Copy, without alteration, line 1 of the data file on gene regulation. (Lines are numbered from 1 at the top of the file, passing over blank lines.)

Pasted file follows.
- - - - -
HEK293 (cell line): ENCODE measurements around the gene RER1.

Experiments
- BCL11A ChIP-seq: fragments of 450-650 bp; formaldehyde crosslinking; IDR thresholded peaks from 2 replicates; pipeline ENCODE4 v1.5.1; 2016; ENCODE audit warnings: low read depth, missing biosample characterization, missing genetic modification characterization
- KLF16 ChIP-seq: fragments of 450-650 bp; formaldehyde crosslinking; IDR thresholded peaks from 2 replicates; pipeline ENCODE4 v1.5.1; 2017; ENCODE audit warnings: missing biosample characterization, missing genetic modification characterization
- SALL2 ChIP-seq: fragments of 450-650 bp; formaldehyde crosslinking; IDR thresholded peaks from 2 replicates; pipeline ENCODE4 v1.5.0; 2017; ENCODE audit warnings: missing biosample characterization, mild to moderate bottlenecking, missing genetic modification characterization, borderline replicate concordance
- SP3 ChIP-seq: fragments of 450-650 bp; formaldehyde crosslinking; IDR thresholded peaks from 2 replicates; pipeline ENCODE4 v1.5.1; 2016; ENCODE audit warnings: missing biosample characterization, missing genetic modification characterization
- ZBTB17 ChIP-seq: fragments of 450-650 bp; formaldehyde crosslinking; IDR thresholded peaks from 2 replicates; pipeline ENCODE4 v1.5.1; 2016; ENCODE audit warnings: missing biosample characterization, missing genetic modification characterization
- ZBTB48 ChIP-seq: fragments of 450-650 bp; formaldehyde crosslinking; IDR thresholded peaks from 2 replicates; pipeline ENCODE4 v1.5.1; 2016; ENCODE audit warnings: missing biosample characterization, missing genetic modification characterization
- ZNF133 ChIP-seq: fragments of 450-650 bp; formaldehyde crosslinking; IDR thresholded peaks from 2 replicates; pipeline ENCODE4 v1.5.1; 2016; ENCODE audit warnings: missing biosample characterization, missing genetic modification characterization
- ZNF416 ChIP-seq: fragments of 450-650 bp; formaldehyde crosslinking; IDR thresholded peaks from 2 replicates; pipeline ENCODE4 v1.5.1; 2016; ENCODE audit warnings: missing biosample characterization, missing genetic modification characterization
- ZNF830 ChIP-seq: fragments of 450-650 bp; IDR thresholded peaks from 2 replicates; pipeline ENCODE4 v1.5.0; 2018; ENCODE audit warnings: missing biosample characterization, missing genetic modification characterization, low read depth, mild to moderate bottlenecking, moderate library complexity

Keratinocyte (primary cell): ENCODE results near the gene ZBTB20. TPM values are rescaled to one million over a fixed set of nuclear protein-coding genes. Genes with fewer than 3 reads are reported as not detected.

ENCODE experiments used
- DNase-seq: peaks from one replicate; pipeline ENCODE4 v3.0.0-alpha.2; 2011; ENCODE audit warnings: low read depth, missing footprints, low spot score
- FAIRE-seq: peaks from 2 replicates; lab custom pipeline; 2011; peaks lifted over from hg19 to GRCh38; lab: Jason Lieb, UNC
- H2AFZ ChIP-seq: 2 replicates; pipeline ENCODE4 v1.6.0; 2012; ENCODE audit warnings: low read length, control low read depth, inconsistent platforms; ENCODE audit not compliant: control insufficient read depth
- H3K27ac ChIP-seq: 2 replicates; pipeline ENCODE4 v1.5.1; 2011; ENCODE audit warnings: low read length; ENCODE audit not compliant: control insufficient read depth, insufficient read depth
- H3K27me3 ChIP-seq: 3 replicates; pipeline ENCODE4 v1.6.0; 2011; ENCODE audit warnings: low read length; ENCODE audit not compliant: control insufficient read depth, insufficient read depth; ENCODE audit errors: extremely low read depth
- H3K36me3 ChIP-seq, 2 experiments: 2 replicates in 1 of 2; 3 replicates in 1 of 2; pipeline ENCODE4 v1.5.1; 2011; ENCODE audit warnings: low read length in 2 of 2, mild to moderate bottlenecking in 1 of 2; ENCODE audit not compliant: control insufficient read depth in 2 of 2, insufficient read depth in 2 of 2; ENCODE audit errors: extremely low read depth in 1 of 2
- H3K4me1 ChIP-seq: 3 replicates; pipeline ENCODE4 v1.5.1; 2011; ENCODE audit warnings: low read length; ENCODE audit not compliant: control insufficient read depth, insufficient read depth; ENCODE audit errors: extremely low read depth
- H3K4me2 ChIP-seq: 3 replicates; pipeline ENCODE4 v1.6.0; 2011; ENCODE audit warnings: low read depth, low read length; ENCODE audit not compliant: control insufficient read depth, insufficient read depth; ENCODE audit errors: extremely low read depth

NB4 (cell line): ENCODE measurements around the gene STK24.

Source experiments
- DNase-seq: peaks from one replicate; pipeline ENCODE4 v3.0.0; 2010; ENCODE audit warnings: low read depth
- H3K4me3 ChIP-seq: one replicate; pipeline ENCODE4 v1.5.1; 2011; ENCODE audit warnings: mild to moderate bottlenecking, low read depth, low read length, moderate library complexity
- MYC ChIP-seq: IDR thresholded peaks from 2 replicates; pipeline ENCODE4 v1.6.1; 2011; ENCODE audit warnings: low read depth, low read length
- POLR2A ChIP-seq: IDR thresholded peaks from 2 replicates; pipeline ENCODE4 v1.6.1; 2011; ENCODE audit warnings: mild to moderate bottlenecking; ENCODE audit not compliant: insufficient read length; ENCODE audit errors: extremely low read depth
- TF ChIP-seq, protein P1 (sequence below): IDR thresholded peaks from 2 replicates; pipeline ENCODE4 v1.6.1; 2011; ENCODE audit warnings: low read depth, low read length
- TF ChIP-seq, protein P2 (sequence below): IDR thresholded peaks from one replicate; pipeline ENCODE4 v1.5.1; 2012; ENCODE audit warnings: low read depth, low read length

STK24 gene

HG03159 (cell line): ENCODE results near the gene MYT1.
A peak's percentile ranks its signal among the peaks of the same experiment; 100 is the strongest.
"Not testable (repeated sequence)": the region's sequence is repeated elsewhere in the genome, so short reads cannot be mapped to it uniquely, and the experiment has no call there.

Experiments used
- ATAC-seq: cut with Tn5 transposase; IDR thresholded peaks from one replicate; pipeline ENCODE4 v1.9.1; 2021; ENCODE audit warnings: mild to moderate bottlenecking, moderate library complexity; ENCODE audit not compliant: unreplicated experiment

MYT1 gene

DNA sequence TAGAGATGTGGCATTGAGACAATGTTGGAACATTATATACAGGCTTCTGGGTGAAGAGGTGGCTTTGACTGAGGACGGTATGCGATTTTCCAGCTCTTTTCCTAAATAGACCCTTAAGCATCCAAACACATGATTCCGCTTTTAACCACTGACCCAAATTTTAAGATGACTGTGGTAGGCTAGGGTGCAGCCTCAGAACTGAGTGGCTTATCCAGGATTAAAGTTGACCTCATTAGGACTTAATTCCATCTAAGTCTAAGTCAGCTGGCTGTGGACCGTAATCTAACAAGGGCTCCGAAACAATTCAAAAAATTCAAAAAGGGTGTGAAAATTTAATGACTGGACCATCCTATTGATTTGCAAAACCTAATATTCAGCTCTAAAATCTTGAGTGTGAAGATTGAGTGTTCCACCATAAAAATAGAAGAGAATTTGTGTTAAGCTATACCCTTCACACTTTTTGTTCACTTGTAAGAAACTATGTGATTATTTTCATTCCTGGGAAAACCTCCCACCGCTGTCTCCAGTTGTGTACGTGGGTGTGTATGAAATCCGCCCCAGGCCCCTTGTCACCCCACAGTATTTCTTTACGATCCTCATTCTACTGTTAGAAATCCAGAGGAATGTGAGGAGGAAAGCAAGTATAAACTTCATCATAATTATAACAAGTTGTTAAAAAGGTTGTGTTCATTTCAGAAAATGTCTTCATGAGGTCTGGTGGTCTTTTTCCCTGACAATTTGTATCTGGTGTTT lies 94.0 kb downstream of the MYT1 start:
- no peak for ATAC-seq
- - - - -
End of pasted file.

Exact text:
HEK293 (cell line): ENCODE measurements around the gene RER1.